The traditional image of a criminal trial has become all but obsolete in the American legal system. The overwhelming majority of criminal convictions (over 90 percent) result from plea bargains. Their prevalence has arisen as a matter of necessity for many prosecutors and judges, since the criminal justice system has become overburdened and inefficient. In a plea bargain, the defendant and the prosecutor reach an agreement in which the defendant pleads guilty or no contest in exchange for concessions by the prosecutor. These might involve a reduction in the level of the charge, a recommendation for a lenient sentence, or a reduction in the number of charges if the defendant is facing multiple charges.
Many people believe that plea bargains are an improper shortcut that denies a defendant their right to have their voice heard in court. However, they are firmly entrenched in the system. Defendants often appreciate the ability to arrange a result that allows them to move forward with their life and avoid the uncertainty of a trial.
When to Make a Plea Deal
In most states, a defendant can arrange a plea bargain with a prosecutor at any time during the course of a criminal case. It can be arranged before the prosecutor files charges, or it can be arranged after the jury has started deliberating on its verdict in a case. A prosecutor even may be willing to negotiate a plea bargain after a conviction if the defendant appeals the conviction, and their argument appears to have merit.
A statement made for the purpose of a plea bargain is confidential. For example, Donna is charged with possession of illegal drugs with intent to sell. She asks her lawyer to negotiate a plea bargain, under which she will admit that she possessed the drugs in exchange for facing the lesser charge of simple possession. The prosecutor rejects Donna’s offer. When Donna’s case goes to trial, the prosecutor cannot ask her whether or not she admitted to possession during the plea bargaining process. The prosecution must argue their case as if Donna had never made the admission.
Sometimes a criminal trial results in a hung jury, which means that the jurors cannot reach a unanimous agreement on the verdict. This may encourage both sides to reach a plea deal to avoid the additional expense and effort of a new trial.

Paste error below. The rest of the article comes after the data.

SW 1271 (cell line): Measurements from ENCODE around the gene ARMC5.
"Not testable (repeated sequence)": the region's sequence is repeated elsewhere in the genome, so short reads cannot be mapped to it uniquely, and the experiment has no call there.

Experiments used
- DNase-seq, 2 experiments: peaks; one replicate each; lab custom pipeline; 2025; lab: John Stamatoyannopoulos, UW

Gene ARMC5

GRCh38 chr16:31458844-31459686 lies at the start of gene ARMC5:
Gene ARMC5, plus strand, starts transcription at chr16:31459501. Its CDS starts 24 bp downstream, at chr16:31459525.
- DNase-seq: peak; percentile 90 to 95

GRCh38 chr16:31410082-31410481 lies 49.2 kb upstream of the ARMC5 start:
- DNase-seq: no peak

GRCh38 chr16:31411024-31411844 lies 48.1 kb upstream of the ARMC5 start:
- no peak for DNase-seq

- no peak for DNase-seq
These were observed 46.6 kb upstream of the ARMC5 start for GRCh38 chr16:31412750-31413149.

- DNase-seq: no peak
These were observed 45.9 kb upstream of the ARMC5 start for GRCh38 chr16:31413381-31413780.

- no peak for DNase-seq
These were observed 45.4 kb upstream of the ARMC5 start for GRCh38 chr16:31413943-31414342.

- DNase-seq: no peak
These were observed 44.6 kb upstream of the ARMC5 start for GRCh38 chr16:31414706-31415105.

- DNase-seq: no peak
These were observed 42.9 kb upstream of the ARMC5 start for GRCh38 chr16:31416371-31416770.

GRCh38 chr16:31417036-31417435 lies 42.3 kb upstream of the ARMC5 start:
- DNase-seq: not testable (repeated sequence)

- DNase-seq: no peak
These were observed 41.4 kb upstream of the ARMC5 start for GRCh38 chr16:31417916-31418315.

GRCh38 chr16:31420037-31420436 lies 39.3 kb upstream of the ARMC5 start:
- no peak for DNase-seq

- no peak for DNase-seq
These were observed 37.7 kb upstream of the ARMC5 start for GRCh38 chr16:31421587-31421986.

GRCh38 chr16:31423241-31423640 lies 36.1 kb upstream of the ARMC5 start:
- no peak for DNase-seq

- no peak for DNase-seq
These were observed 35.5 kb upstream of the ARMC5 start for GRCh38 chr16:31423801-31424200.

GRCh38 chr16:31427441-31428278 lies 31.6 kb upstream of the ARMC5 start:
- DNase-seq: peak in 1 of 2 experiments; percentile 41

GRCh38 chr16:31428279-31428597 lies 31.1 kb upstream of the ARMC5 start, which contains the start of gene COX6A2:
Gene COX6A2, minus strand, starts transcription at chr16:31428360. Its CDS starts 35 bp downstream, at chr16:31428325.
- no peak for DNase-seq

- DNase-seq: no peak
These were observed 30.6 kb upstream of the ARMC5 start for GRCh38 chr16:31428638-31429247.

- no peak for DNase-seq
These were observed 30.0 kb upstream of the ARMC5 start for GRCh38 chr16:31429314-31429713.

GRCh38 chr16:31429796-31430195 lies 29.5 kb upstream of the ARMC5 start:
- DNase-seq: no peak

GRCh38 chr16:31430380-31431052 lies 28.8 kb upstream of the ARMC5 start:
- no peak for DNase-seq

Impact of Guilty Pleas and No Contest Pleas
A guilty plea is an admission of guilt, while a no contest plea means that the defendant is not contesting the charge. The result is largely the same, since the defendant will have a conviction on their record either way. The defendant will lose the same civil rights as they would if a jury convicted them of the same crime. Sometimes it can be easier to seal or expunge a criminal record after a plea bargain.
No contest pleas are sometimes called nolo contendere pleas.
The main advantage of no contest pleas is that they cannot be used against the defendant in a related civil case as an admission of liability. For example, in a personal injury case based on a drunk driving accident, the plaintiff cannot use the defendant’s no contest plea in the related DUI case to show that they were driving drunk at the time of the accident.
Types of Plea Bargains
The main types of plea bargains are charge bargains and sentence bargains. Charge bargaining involves pleading guilty to a less serious crime than the crime originally charged. Sentence bargaining involves pleading guilty in exchange for the prosecutor recommending a lower sentence.
Another type of bargaining that may arise when the defendant is facing multiple charges is known as count bargaining. This involves pleading guilty to one or some of the charges in exchange for the prosecution dropping the other charges.
If aggravating factors would increase the sentence, the defendant may conduct fact bargaining with the prosecution. This means that the defendant pleads guilty in exchange for a stipulation by the prosecution that it will overlook the aggravating factors during the sentencing process.
The type of plea bargain may be important later if the defendant is charged with another offense. A defendant may be able to avoid a “strike” under a three strikes law if they bargain for a different charge. Similarly, a defendant could avoid a harsher future sentence by limiting the aggravating factors on their record.